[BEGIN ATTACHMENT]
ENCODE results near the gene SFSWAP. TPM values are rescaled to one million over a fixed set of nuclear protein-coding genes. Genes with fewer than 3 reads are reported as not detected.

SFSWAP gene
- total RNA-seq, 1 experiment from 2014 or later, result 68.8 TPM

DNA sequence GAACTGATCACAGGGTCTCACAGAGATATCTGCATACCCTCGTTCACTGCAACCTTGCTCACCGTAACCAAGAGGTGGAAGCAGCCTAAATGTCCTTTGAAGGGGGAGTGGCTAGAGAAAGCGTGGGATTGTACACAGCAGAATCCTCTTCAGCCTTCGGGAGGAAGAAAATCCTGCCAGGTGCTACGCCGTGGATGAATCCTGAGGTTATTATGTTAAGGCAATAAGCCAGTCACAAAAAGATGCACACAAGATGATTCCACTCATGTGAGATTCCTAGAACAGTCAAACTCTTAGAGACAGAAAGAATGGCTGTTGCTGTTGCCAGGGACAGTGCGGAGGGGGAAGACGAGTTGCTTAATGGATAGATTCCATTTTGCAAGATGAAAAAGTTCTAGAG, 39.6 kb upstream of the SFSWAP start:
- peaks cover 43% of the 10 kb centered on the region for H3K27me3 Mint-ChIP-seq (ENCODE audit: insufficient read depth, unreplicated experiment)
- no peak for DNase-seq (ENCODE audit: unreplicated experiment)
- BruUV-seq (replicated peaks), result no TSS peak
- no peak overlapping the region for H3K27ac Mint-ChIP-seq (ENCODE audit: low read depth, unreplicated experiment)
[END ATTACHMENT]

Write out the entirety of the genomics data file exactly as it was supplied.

ENCODE results near the gene SFSWAP. TPM values are rescaled to one million over a fixed set of nuclear protein-coding genes. Genes with fewer than 3 reads are reported as not detected.

SFSWAP gene
- total RNA-seq, 1 experiment from 2014 or later, result 68.8 TPM

DNA sequence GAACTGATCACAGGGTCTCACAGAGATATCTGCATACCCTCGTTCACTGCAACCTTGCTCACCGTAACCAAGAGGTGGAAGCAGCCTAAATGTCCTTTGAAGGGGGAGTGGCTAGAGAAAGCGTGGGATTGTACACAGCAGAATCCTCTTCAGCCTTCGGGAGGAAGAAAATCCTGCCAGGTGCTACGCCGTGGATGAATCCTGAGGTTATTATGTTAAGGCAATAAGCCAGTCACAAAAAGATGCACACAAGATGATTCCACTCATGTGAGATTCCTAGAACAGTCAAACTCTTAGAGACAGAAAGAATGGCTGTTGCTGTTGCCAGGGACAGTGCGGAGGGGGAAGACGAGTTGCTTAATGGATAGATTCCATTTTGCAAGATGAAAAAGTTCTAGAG, 39.6 kb upstream of the SFSWAP start:
- peaks cover 43% of the 10 kb centered on the region for H3K27me3 Mint-ChIP-seq (ENCODE audit: insufficient read depth, unreplicated experiment)
- no peak for DNase-seq (ENCODE audit: unreplicated experiment)
- BruUV-seq (replicated peaks), result no TSS peak
- no peak overlapping the region for H3K27ac Mint-ChIP-seq (ENCODE audit: low read depth, unreplicated experiment)